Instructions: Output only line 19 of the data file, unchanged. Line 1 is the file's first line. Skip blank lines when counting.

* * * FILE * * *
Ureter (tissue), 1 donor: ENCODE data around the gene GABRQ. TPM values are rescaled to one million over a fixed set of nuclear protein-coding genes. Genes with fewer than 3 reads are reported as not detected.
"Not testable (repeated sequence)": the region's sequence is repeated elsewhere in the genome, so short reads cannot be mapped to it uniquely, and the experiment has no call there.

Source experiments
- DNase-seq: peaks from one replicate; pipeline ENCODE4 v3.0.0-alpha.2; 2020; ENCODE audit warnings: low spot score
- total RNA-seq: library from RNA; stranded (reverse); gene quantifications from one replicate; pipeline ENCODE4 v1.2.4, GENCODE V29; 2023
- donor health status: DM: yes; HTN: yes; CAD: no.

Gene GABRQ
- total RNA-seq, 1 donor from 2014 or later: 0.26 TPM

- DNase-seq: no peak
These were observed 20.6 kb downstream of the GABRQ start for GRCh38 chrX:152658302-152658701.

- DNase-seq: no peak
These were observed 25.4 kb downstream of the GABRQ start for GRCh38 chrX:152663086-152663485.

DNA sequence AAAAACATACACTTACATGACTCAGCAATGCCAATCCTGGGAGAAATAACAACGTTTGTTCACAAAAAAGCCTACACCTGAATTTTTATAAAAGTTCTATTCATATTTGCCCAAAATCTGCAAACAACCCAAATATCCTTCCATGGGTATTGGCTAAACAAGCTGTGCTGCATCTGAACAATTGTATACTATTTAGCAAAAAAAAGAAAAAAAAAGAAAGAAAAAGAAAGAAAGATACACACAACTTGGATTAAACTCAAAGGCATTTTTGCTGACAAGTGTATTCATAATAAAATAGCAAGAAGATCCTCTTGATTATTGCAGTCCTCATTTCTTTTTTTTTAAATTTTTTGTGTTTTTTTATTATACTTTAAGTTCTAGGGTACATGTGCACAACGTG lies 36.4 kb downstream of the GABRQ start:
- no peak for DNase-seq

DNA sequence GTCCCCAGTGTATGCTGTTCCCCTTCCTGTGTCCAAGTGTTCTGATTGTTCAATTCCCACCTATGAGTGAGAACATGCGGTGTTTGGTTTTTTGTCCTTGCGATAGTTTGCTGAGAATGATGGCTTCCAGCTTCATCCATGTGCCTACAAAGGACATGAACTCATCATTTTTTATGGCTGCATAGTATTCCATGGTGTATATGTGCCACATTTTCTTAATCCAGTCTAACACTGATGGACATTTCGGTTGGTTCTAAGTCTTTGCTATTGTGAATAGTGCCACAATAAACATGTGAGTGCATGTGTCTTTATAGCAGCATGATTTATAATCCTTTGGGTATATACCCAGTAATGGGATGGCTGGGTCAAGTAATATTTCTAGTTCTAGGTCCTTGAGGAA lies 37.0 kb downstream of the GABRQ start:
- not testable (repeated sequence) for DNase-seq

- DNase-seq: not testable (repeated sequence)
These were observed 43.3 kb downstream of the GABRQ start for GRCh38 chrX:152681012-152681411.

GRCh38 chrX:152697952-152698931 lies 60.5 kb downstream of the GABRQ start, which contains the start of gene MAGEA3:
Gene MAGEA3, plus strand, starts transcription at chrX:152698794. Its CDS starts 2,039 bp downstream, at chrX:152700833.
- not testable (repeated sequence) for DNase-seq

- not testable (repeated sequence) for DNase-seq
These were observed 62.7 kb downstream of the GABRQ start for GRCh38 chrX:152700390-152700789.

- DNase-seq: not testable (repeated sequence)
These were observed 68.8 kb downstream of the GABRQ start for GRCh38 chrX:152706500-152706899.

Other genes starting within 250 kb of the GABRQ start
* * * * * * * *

GRCh38 chrX:152697952-152698931 lies 60.5 kb downstream of the GABRQ start, which contains the start of gene MAGEA3: